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The Lords of Discipline

4.30  ·  Rating details ·  23,236 ratings  ·  1,275 reviews
In this powerful, mesmerizing, and acclaimed bestseller, Pat Conroy sweeps us into the turbulent world of four young men—friends, cadets, and blood brothers—and their days of hazing, heartbreak, pride, betrayal, and, ultimately, humanity. We go deep into the heart of the novel’s hero, Will McLean, a rebellious outsider with his own personal code of honor who is battling in ...more
Paperback, 592 pages
Published March 26th 2002 by Dial Press Trade Paperback (first published 1980)
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Larry Attending a military school might help to understand the book better. Certainly an understanding of the Citadel, the Military College of South…moreAttending a military school might help to understand the book better. Certainly an understanding of the Citadel, the Military College of South Carolina, which is the thinly veiled model for the novel's "Institute", adds to understanding the novel. Many of the hazing practices like a "sweat party" may seem barbaric, but, I believe are accurate if not entirely complete. If anything, Conroy doesn't go into as much detail as another book specifically about El Cid goes into..."F-Troop" is a book about 2nd Battalion, Company is essentially a book of short stories about the Citadel, and more fully describes sweat parties...

(Btw...Company F is still referred to as F Troop...4th Battalion, which includes Will McLean's R Company, is referred to as the "Zoo")

Fortunately, the current administration, and most importantly the Commandant, have take great measures to eliminate (or at least significantly reduce) hazing at El Cid. Many decry the elimination of these while I understand their passion for the "Old Corps", I see the extraordinary measures as unnecessary for the making of the "Whole Man"...there are many elements at work that still cause tremendous culling of cadets...few who do not truly want to be there will remain.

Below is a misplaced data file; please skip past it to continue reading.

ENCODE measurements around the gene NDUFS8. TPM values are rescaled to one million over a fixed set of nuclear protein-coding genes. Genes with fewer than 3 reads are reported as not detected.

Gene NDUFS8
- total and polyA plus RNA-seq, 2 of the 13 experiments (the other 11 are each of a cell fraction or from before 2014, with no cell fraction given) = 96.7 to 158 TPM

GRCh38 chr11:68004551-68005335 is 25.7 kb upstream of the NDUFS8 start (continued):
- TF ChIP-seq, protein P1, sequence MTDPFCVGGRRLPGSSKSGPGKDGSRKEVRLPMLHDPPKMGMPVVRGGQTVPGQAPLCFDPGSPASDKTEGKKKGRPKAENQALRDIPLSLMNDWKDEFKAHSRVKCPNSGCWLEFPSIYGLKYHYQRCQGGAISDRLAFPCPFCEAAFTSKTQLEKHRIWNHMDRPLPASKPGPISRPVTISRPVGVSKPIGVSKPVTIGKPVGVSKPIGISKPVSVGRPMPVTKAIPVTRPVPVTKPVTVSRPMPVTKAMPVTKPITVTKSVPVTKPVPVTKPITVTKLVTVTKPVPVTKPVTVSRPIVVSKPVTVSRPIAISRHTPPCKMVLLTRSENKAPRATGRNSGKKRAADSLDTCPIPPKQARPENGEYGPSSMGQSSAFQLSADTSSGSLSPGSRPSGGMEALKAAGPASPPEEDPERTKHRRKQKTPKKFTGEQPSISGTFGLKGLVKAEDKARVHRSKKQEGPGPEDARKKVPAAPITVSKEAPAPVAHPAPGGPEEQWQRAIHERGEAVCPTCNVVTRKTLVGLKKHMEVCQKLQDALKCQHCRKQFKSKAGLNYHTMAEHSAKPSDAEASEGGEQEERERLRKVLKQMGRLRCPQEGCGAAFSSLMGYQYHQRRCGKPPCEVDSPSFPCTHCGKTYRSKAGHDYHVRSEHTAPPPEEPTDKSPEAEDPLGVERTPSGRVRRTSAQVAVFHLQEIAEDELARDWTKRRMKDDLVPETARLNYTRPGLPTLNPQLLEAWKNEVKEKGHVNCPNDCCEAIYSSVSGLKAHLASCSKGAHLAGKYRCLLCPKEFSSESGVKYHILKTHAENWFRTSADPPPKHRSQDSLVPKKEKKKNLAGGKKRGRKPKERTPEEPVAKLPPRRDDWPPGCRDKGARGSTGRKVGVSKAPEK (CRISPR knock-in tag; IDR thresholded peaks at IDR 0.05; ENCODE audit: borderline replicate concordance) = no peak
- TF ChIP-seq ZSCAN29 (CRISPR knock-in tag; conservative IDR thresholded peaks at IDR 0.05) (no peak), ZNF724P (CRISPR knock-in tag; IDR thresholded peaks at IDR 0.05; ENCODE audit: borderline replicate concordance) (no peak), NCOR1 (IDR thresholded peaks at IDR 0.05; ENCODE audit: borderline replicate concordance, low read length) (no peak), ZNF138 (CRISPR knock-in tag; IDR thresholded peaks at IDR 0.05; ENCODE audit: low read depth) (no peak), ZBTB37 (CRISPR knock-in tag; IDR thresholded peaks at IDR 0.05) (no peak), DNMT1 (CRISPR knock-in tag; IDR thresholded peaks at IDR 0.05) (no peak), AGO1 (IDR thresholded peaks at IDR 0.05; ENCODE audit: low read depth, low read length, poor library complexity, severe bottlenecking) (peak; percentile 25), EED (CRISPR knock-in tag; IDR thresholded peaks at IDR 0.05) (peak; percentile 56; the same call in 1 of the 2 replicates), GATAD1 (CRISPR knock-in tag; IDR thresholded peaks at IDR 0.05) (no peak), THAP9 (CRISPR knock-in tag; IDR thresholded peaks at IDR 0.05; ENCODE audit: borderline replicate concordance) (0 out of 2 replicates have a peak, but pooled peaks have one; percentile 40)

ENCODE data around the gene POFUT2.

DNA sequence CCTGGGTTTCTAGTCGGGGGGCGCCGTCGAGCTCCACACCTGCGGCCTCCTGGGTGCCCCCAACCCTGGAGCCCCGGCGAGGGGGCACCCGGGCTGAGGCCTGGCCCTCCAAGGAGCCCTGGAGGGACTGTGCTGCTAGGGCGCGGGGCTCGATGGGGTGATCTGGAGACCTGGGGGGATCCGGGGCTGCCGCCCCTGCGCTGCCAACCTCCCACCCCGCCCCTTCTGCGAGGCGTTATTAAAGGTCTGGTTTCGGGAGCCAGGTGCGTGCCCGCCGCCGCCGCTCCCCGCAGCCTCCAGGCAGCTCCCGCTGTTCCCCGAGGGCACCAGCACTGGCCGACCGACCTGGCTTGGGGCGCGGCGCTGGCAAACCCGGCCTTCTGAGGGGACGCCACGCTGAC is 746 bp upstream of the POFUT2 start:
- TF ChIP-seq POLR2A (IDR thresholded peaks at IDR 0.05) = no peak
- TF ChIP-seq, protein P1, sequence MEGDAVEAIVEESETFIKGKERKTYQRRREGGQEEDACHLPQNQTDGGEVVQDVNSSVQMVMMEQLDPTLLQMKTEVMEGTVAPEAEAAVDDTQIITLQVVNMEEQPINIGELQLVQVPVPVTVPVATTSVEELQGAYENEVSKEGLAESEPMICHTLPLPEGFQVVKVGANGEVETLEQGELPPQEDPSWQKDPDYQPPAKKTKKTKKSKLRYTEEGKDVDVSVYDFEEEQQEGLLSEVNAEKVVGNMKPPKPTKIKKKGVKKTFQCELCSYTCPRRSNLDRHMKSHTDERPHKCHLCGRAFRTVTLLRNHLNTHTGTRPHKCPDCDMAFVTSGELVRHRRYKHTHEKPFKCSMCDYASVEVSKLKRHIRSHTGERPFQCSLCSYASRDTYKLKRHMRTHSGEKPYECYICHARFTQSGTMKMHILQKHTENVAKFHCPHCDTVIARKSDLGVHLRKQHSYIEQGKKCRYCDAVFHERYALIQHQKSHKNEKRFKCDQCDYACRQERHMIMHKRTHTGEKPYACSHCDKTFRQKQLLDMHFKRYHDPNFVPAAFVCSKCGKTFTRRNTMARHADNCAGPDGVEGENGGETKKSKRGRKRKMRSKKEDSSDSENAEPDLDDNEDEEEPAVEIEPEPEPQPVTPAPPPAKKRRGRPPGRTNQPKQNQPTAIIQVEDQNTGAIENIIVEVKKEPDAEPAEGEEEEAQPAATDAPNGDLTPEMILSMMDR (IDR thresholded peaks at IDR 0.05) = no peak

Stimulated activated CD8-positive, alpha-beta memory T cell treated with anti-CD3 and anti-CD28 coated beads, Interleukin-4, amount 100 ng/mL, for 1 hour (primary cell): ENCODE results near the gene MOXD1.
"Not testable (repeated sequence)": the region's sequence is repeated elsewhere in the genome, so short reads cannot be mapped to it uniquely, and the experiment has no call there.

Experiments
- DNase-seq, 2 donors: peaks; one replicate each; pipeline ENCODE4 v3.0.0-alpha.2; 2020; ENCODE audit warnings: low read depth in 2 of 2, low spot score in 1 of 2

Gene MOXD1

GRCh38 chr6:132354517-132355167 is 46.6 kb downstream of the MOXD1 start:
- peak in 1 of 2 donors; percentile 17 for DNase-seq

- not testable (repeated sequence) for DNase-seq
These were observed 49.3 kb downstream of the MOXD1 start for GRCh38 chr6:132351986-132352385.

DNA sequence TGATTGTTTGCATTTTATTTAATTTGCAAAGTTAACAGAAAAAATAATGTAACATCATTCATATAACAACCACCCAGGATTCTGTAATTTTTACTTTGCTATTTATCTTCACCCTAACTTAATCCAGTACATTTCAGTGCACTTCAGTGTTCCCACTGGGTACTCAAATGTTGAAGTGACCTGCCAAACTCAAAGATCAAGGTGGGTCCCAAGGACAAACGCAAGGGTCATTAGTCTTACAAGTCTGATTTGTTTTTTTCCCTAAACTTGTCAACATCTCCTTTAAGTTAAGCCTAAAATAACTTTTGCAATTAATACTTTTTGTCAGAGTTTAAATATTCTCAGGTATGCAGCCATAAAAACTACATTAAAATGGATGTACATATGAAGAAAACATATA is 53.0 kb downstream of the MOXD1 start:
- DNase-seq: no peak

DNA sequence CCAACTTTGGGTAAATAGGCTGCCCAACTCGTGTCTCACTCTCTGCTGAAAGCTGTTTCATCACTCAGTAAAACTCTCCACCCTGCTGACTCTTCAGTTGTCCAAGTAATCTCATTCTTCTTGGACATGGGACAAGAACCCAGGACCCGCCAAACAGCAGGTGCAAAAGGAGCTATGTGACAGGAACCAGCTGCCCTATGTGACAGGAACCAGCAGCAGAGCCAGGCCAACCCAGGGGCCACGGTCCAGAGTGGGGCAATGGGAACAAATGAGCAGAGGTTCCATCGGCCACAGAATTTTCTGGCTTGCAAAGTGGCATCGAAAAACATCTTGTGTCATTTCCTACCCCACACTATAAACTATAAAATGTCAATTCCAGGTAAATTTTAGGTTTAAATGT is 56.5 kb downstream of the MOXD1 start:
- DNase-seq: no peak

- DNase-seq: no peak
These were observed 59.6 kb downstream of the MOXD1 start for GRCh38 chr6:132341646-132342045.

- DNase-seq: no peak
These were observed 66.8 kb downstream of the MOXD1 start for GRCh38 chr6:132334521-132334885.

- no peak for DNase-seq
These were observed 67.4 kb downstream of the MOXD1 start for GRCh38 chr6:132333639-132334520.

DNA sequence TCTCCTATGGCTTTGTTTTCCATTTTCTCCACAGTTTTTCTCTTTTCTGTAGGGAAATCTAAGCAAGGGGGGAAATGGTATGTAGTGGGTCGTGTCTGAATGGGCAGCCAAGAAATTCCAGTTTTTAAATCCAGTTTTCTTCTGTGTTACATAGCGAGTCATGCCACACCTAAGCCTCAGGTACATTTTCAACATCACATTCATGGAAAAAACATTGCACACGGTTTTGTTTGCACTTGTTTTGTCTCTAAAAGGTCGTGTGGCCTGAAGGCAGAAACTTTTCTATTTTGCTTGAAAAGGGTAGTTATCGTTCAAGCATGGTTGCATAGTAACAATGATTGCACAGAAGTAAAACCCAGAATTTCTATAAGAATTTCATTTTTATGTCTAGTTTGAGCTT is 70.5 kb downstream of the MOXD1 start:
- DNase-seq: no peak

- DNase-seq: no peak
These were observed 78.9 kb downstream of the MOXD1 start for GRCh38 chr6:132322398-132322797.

For those who wonder...Hell Night still occurs as part of the Knob's (freshmen) first week on campus. Many do leave within the first week.

Few other military schools have the intensity or duration of El Cid's 4th Class system...(actually, none that I know of in the US).

There is much in the novel that is very recognizable still in the practices at El Cid fact, frighteningly so. And the descriptions of Charleston and it's charms are spot on. For one with a new and growing love of both El Cid and Charleston, this has been a disturbing read. I will proceed cautiously in my relationship with both.(less)
Larry Claire's answere is right...and not...I agree with her that the book describes the Citadel (the thinly veiled real world "Institute") very well...

Claire's answere is right...and not...I agree with her that the book describes the Citadel (the thinly veiled real world "Institute") very well...

...but that's not to say that it describes miltary training well...two rather different things...

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4.30  · 
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 ·  23,236 ratings  ·  1,275 reviews

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Pouting Always
Feb 09, 2017 rated it it was amazing  ·  review of another edition
Shelves: favorites
I love Pat Conroy and I don't think I could ever do justice when reviewing any of his books. His writing is always so rich and draws me in with it's vivid imagery and he always somehow manages to convey so much emotion through his writing that I always feel really affected by it even months after reading it. This book was excellent, the characters were deep and complex and the plot line was really heavy but well constructed. He managed to address issues like perceptions of masculinity and social ...more
Dec 28, 2009 rated it it was amazing  ·  review of another edition
Shelves: fiction